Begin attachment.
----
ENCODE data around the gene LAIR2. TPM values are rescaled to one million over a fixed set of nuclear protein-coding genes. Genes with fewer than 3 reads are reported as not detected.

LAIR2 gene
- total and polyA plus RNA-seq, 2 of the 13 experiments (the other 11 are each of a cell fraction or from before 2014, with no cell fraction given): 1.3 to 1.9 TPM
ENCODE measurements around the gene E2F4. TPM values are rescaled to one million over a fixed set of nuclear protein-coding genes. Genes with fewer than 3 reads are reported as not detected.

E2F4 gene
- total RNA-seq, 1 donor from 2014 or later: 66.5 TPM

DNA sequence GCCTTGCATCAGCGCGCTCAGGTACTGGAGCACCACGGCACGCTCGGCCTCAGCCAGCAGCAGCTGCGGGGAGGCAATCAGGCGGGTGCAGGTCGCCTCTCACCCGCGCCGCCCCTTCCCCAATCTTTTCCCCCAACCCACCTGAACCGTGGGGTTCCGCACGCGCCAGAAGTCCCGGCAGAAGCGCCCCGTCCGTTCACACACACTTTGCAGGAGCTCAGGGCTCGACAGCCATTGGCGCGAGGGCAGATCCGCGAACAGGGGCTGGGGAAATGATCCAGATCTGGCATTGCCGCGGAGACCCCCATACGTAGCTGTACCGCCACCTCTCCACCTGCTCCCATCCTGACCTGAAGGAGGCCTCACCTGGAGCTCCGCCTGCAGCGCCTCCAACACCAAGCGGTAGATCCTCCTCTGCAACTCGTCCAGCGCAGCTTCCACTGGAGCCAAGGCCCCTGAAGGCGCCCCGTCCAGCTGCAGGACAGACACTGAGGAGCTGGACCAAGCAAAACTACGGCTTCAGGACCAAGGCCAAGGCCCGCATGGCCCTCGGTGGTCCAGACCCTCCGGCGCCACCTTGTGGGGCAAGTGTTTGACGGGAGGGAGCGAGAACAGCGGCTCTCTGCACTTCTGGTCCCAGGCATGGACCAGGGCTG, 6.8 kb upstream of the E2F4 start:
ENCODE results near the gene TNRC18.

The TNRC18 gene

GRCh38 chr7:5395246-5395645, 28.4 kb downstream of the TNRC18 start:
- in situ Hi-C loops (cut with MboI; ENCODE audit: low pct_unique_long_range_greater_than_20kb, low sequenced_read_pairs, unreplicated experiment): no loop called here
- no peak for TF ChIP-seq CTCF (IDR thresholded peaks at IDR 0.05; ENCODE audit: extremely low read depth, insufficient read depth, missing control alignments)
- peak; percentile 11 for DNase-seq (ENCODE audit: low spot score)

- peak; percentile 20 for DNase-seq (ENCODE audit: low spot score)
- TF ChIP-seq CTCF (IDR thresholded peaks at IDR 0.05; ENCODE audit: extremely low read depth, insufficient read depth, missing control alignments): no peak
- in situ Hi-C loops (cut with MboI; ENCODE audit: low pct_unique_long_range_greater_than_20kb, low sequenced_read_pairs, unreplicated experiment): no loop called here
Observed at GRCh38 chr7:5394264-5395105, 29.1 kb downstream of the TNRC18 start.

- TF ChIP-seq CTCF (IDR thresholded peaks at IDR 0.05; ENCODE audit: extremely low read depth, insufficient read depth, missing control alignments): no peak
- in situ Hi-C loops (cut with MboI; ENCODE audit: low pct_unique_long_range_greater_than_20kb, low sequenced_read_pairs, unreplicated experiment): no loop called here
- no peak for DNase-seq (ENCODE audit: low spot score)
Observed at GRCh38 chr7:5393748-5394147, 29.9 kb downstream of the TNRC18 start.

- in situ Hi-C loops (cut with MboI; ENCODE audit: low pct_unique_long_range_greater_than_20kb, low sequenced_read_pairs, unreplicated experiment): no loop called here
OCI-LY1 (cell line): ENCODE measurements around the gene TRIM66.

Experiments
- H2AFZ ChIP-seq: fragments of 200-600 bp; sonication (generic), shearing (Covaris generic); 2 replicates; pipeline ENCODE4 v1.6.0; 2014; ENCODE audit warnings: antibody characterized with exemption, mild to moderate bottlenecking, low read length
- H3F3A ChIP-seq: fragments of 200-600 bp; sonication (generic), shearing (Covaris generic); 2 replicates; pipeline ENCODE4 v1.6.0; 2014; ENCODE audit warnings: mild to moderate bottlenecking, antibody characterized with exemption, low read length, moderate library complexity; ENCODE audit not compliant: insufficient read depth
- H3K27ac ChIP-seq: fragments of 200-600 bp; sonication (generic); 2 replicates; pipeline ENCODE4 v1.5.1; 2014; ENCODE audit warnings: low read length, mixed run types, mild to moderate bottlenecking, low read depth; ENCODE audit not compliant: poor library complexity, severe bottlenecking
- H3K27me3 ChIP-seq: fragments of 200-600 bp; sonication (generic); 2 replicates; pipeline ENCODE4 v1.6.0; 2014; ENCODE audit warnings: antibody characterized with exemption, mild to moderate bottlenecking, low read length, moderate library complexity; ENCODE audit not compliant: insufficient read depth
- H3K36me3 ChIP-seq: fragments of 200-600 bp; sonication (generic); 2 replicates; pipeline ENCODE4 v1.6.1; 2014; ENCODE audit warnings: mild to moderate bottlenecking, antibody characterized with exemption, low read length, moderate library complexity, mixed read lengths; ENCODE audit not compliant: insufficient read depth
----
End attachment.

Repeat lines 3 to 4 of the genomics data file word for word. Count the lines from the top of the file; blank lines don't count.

- total and polyA plus RNA-seq, 2 of the 13 experiments (the other 11 are each of a cell fraction or from before 2014, with no cell fraction given): 1.3 to 1.9 TPM
ENCODE measurements around the gene E2F4. TPM values are rescaled to one million over a fixed set of nuclear protein-coding genes. Genes with fewer than 3 reads are reported as not detected.